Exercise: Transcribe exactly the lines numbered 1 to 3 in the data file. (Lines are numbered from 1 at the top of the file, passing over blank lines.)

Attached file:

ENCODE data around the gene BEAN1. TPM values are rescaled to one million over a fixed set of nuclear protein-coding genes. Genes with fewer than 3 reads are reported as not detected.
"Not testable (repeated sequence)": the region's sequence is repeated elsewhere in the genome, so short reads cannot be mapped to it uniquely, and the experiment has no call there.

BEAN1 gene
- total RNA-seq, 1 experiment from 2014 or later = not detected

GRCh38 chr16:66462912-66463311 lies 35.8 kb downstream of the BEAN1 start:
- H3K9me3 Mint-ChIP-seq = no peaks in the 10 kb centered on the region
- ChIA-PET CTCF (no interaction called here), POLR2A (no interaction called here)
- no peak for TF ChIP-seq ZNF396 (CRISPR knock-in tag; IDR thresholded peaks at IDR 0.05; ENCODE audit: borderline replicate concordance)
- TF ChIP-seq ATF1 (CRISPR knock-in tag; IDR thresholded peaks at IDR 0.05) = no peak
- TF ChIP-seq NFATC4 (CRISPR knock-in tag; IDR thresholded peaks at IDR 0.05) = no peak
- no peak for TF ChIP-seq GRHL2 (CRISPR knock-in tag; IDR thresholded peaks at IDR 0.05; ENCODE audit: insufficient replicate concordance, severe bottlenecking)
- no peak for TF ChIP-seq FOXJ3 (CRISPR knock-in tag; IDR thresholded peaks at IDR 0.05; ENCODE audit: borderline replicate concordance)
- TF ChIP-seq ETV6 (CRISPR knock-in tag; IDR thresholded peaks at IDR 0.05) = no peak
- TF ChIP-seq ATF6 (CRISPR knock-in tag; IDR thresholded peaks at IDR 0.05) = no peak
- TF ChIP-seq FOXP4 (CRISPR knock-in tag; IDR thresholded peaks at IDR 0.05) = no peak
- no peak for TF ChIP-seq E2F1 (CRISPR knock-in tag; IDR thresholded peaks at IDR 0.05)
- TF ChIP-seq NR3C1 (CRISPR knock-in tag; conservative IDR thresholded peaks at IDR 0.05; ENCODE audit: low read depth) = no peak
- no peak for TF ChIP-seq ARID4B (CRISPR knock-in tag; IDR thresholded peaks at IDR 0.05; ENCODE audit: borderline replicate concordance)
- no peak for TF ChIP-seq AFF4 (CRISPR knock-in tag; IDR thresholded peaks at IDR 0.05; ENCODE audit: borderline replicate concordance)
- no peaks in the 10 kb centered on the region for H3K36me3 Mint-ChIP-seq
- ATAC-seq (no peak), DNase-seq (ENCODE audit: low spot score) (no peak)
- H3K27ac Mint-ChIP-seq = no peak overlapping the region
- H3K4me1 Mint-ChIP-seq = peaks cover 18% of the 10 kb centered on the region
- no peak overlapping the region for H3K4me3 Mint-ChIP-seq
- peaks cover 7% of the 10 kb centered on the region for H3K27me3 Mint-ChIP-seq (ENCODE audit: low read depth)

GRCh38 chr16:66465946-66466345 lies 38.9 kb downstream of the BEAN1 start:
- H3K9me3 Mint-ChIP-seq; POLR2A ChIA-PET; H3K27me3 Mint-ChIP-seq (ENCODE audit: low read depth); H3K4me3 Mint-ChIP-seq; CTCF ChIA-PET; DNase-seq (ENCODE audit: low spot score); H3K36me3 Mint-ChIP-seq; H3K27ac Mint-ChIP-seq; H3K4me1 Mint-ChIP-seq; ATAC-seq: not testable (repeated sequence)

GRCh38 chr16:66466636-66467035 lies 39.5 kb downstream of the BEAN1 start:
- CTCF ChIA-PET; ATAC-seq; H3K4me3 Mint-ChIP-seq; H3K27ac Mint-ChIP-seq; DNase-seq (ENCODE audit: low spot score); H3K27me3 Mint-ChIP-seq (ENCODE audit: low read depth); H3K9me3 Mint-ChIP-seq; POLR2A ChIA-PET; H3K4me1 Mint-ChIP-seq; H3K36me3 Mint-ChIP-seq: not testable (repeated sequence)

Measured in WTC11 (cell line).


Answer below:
ENCODE data around the gene BEAN1. TPM values are rescaled to one million over a fixed set of nuclear protein-coding genes. Genes with fewer than 3 reads are reported as not detected.
"Not testable (repeated sequence)": the region's sequence is repeated elsewhere in the genome, so short reads cannot be mapped to it uniquely, and the experiment has no call there.

BEAN1 gene